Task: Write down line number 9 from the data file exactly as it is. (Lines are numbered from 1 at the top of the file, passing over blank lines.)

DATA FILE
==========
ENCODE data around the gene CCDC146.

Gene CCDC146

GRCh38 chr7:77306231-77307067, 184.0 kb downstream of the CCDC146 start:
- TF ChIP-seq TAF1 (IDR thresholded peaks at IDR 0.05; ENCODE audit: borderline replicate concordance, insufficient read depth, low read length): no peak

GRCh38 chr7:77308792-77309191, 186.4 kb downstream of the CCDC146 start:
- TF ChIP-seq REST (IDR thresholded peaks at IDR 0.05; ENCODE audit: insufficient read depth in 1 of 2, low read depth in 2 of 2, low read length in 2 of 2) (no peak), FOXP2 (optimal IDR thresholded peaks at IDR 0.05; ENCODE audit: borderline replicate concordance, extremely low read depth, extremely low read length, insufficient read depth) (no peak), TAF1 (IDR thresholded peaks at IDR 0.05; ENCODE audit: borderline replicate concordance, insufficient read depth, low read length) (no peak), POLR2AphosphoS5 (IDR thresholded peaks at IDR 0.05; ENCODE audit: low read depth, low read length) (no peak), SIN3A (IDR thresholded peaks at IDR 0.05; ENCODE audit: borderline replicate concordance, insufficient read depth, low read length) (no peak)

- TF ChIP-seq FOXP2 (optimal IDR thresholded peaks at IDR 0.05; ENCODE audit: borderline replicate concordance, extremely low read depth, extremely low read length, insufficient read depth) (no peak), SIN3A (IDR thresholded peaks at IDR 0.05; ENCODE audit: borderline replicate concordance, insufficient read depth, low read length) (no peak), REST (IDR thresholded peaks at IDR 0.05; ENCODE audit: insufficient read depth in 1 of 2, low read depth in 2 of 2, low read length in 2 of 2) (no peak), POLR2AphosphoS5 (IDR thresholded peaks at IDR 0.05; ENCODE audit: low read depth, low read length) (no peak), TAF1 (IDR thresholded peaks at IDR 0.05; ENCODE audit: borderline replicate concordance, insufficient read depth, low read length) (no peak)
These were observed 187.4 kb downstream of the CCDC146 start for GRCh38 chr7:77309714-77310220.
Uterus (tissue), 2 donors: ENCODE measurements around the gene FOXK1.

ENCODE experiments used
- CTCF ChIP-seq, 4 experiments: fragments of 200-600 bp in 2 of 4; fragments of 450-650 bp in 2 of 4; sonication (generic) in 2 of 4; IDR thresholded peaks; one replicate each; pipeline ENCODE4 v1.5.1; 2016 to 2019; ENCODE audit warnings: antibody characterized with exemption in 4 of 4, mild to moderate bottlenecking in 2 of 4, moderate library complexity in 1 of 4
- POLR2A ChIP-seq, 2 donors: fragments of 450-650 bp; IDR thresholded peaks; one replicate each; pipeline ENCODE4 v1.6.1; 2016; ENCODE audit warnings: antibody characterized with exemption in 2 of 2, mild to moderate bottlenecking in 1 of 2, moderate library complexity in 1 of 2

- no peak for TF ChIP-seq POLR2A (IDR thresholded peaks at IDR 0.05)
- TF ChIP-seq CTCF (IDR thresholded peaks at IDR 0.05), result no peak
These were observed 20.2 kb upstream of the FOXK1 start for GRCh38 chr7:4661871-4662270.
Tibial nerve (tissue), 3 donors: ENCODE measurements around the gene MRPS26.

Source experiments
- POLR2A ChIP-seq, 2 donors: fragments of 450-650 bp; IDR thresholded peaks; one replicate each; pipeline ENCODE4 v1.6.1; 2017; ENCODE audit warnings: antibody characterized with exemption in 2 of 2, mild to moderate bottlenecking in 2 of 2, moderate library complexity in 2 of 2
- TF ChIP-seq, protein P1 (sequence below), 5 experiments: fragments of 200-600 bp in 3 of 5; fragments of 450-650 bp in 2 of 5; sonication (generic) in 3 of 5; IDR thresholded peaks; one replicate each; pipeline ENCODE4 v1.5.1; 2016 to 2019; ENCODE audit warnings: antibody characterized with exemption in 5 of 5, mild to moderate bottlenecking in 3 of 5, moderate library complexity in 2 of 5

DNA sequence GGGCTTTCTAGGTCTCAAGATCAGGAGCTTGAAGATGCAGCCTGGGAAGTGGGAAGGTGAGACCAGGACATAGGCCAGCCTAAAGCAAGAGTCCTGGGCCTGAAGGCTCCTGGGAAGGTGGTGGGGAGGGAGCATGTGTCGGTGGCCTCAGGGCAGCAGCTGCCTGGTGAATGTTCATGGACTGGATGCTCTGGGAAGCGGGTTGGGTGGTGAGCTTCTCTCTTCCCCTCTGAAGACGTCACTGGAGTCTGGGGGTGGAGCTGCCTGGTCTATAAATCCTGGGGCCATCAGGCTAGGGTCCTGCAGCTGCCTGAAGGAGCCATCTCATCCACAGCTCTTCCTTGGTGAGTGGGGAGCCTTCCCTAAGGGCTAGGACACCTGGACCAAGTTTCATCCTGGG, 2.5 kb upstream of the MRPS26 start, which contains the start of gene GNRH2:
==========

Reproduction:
Uterus (tissue), 2 donors: ENCODE measurements around the gene FOXK1.